The sports diplomacy of the three national leaders -- Korean President Roh Moo-hyun, Russian President Vladimir Putin and Austrian President Heinz Fischer -- will be the most interesting.

The final match: the presentation

The importance of the final presentation cannot be emphasized enough.

Korea's city of Daegu won the rights to host 2011 World Athletic Championships and Incheon, the 2014 Summer Asian Games earlier this year. Both cities managed to win their bids by capturing the hearts of their respective electorates at the very last minute of their presentations.

Daegu's hidden card was the provision of $100 worth of expenses and free meals for media officials and Incheon, the coverage of flight expenses and accommodation fees for participating athletes.

Unfortunately PyeongChang is not free to offer such privileges as its must abide by strict IOC rules which require bidders to stick to the official offer already submitted. Thus, PyeongChang's fate will be determined by the final 45-minute presentation.

PyeongChang has been rehearsing its final presentation "Why PyeongChang?" for the past two weeks under secrecy. PyeongChang's promotion video has been broadcasted in Euro Sports, BBC and other international media.

Other celebrities are also joining in to add more heat to PyeongChang's bid. PyeongChang's video presentation will be made with the help of foreign consultants and local talent, including Lee Chang-dong, director of the movie "Miryang" ("Secret Sunshine"), which won Jeon Do-yeon the Best Actress award in the Cannes Film Festival this year. Also, Chun Lee-Kyung a Korean skater, who dominated women's short track for much of the 1990s with four gold medals, will be one of the eight presenters for the final PyeongChang Olympics pitch.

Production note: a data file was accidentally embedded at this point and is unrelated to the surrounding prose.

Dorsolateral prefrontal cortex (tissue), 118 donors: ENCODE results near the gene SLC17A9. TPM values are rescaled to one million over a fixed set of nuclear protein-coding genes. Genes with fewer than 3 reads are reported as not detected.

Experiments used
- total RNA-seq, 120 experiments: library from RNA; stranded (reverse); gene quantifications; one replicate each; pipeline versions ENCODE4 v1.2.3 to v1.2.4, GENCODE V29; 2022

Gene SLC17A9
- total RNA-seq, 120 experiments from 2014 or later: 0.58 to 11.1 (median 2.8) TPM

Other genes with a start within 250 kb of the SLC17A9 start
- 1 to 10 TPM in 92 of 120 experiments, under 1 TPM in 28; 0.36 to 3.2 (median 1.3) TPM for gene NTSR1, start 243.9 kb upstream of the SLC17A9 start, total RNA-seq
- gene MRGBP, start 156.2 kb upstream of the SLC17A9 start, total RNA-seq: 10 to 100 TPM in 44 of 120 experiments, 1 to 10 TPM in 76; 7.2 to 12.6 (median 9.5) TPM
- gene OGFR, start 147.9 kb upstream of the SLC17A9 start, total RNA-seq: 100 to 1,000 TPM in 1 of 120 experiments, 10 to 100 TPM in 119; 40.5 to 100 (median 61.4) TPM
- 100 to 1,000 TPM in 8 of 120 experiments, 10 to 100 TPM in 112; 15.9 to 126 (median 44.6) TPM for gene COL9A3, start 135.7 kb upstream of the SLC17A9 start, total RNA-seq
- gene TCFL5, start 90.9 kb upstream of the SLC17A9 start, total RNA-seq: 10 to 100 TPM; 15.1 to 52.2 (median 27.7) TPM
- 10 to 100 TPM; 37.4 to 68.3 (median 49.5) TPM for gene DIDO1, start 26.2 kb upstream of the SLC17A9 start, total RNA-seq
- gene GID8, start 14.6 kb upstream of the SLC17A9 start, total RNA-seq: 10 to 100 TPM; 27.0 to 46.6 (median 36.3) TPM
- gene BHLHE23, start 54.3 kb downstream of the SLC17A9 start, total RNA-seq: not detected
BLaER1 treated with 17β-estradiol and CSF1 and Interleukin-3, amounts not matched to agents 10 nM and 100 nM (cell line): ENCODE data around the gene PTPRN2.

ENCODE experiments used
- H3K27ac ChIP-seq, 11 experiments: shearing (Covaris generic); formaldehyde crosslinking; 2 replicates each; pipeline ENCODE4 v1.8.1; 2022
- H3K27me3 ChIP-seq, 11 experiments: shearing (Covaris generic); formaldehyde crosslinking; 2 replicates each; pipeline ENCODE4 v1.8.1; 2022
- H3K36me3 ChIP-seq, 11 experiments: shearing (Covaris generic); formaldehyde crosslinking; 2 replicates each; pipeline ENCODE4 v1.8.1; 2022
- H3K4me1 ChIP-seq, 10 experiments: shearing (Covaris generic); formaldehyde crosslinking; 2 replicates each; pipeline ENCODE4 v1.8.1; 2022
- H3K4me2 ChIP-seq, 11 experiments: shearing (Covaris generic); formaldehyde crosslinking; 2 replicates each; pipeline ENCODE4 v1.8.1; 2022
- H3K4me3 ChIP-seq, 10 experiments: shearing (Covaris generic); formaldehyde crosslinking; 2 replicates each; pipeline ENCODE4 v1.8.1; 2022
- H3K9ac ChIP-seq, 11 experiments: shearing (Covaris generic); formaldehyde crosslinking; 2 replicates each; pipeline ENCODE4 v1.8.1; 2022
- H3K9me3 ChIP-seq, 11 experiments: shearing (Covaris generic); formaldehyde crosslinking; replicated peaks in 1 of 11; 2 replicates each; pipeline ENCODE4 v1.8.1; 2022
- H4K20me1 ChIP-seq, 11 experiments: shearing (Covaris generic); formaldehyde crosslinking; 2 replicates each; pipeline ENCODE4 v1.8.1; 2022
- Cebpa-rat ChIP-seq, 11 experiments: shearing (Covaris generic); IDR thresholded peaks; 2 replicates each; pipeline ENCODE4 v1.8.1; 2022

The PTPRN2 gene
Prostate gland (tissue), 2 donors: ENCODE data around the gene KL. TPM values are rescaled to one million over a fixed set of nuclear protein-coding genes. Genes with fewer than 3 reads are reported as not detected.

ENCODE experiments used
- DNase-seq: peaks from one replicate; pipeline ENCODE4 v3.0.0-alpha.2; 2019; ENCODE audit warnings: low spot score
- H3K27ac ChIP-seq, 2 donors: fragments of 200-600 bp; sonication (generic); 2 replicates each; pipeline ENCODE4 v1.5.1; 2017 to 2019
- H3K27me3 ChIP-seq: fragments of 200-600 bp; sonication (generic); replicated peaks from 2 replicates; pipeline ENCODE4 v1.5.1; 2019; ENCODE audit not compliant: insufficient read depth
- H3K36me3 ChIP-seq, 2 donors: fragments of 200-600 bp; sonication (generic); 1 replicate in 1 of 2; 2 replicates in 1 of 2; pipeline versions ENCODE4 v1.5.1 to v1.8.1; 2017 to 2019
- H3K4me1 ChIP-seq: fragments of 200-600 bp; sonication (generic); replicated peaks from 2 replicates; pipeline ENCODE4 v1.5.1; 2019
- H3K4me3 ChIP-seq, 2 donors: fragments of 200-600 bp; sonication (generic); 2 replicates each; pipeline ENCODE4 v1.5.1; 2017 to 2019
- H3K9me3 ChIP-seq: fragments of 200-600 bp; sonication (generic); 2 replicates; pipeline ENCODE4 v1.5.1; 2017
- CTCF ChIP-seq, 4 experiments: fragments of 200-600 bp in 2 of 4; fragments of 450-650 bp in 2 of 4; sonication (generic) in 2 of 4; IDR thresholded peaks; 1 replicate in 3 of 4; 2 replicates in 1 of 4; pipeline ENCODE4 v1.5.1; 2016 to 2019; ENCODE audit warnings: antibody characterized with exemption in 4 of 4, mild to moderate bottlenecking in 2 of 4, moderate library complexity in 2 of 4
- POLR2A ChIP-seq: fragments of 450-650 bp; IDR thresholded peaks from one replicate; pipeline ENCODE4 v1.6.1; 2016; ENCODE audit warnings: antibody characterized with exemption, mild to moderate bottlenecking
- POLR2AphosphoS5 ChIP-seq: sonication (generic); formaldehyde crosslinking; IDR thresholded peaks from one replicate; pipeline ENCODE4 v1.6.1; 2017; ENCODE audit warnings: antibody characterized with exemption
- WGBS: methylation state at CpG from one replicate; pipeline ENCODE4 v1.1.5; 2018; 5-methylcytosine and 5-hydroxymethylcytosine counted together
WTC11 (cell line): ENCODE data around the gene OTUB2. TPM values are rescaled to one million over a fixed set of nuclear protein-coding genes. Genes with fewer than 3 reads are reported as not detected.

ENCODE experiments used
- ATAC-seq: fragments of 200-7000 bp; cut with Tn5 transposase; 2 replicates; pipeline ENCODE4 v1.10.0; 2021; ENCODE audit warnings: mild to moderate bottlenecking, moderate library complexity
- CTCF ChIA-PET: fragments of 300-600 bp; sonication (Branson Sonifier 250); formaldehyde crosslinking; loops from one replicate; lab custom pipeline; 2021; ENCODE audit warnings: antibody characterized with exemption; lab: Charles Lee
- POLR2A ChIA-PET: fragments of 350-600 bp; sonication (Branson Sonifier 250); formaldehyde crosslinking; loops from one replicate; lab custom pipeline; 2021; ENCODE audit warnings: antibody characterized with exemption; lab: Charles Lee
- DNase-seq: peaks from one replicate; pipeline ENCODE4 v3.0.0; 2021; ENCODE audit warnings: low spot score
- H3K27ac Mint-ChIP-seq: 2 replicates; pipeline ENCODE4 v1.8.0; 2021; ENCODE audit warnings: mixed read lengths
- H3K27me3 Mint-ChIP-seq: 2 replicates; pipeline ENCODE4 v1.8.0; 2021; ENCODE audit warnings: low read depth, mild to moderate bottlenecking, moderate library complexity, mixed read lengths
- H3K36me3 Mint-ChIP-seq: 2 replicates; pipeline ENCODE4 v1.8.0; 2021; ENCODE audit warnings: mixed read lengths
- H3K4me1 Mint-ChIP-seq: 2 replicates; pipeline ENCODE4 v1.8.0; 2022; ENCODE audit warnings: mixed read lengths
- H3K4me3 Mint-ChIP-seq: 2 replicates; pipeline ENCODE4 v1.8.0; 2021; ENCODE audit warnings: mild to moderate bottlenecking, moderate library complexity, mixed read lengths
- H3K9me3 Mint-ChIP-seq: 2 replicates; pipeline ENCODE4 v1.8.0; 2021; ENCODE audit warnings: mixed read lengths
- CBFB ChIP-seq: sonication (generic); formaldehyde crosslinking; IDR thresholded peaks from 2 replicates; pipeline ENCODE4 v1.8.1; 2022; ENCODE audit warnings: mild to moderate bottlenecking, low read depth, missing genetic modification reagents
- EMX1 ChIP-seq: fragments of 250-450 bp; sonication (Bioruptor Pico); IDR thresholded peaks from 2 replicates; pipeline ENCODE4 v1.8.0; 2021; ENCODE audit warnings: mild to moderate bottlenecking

The presentation itself will focus on the significant development of Asian winter sports under the vision of peace and reconciliation. President Roh will also give a special speech along with his two competing counterparts, President Putin and Fischer. Lee Kun-hee, an IOC member and chairman of Samsung Group, will show up as the last presenter to show that PyeongChang has the support of Korean corporations.

Fortunately, PyeongChang will be the last to make a presentation, with the vote beginning two hours later. This could give the Korean team a slight edge, but still the final presentation has a lot riding on it and needs to be picture perfect.